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An Analysis Of E. M. Forster's 'My Wood'

Decent Essays
E. M. Forster expresses his personal struggles with owning property in his essay titled “My Wood”. Through the fame and fortune presented to him after his most prominent novel, A Passage of India was published, he had the opportunity to expand his horizons and purchase land. Often times, countless individuals believe owning land and experiencing economic growth in a personal matter may make someone feel enlightened or perhaps powerful. However, for Forster, the experience only brought upon feelings of misery and self-condemnation. E.M. Forster’s presents his central question in the first paragraph when he asks, “What is the effect of property on the character?” (246). Forster refers to the contradictory nature one feels with owning…show more content…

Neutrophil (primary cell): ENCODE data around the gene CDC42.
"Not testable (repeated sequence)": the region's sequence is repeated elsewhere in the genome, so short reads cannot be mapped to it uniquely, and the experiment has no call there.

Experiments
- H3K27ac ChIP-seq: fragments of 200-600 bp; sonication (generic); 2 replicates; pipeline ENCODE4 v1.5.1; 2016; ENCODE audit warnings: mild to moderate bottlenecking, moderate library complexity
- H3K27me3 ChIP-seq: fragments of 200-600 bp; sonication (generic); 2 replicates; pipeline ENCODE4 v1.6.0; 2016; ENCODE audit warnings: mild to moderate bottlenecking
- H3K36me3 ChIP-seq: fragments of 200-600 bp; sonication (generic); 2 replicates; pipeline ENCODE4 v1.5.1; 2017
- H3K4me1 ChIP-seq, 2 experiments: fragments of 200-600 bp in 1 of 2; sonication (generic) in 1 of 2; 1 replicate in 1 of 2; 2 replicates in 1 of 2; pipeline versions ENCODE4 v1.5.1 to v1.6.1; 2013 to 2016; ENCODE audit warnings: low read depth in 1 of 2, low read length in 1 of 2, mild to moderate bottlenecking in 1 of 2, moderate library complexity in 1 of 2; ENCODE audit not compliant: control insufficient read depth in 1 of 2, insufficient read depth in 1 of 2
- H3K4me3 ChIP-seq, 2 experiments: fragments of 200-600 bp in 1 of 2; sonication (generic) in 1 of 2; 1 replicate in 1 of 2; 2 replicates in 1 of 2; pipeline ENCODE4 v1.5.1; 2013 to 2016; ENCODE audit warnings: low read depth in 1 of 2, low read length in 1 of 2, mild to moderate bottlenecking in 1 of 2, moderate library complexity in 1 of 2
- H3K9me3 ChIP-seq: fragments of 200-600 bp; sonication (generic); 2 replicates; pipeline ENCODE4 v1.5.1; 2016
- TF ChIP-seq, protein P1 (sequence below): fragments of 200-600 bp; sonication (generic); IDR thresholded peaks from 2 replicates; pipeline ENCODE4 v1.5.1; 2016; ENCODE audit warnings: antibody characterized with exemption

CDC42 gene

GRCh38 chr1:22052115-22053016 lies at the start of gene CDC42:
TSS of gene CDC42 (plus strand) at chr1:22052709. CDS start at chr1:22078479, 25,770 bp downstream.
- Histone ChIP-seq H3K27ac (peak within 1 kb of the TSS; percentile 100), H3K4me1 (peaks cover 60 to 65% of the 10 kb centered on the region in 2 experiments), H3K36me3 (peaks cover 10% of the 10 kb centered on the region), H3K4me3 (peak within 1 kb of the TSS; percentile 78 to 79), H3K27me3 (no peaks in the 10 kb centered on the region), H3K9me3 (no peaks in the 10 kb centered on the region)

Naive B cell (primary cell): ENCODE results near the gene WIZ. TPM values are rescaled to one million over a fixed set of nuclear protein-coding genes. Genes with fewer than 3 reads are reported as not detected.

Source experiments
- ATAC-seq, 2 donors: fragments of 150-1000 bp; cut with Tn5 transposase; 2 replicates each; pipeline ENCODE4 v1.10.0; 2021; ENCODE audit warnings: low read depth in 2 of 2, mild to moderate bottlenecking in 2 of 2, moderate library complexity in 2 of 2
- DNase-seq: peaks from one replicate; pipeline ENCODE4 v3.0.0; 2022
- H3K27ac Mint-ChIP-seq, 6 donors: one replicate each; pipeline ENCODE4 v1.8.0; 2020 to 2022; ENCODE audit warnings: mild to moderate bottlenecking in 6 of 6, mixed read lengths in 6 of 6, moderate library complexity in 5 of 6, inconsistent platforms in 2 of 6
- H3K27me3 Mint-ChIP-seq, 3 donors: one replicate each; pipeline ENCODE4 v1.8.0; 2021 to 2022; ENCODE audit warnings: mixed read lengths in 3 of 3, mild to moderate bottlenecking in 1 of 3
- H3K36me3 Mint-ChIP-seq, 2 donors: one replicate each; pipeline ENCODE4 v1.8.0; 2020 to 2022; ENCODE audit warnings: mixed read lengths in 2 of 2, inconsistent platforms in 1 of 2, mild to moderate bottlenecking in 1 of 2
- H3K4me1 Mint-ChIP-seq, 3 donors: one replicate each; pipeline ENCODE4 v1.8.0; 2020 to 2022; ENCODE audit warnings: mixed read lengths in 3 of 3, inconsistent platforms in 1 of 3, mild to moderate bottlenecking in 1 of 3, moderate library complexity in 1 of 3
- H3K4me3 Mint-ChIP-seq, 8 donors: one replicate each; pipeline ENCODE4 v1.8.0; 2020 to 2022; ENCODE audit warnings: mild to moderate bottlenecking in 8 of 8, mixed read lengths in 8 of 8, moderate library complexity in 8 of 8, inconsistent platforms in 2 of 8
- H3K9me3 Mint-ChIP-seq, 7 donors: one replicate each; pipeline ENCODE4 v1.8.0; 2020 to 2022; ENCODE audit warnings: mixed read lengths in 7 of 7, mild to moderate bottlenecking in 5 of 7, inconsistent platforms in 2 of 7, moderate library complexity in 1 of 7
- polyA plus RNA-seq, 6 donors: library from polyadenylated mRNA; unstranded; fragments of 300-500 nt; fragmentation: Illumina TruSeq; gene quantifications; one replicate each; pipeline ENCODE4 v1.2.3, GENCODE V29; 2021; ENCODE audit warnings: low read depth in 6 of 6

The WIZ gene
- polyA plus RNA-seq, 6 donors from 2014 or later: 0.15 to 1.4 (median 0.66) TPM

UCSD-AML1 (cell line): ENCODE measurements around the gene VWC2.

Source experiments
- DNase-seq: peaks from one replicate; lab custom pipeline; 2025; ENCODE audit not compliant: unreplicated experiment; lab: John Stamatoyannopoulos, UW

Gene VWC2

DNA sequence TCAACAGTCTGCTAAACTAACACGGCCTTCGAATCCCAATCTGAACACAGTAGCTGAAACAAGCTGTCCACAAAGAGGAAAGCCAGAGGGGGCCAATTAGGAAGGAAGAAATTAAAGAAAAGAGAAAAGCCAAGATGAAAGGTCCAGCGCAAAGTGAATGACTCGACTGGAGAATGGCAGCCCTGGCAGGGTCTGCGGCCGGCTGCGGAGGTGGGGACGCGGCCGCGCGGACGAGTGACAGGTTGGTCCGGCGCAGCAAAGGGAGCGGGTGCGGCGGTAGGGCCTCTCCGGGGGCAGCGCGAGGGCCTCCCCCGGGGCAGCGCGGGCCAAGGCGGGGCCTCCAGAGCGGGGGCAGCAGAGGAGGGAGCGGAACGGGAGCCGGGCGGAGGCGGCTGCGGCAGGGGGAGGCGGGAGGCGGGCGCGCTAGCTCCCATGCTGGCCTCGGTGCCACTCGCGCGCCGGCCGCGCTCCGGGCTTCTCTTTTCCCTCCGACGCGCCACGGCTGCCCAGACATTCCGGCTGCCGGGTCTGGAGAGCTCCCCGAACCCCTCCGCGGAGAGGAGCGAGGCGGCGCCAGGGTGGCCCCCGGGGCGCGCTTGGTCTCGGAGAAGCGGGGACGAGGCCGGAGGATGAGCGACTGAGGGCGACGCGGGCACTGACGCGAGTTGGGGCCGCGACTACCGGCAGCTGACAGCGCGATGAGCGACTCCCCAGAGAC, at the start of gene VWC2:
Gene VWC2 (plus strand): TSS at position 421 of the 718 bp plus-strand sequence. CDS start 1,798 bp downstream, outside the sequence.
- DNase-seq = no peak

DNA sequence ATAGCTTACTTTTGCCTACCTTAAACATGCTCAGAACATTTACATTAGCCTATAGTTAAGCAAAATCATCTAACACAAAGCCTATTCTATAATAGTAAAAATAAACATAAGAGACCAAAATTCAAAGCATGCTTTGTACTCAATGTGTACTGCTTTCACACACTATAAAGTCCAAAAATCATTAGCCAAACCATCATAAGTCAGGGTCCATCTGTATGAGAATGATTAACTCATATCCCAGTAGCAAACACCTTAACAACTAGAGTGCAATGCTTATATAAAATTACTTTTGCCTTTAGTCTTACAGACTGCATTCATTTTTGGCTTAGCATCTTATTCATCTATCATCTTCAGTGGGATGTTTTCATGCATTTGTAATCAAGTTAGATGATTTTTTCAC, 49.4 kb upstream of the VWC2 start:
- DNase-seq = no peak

An individual who becomes enthralled with the property will eventually want power, becoming vulnerable to a greedy and self-indulgent persona taking over. Animals of all kinds have inhabited this earth far beyond humans have. Is it wrong to take over the land that was once home to God’s other beautiful creatures? Forster struggles with the concept of expanding his “wood” in order to give the animals living there more space. Forster claims, “Something seemed grossly amiss here, something that would not have occurred had the wood been larger” (247). However, if he was to develop his wood he would, in turn, take over other animals' homes as well. The feeling of guilt overwhelms Forster when the realization hits that his own home disturbs nature and all its creatures. He does not view himself as above or more important than these animals and hence wonders what gives humans the right to invade and conquer the land beyond. We have become a race that craves land because with land comes wealth, authority, and power. When Forster voices, “I could not suppose that my wood was the destined nucleus of the universal domination” (247), he acknowledges the typical notion society would express when validating their actions for expanding its wood. When
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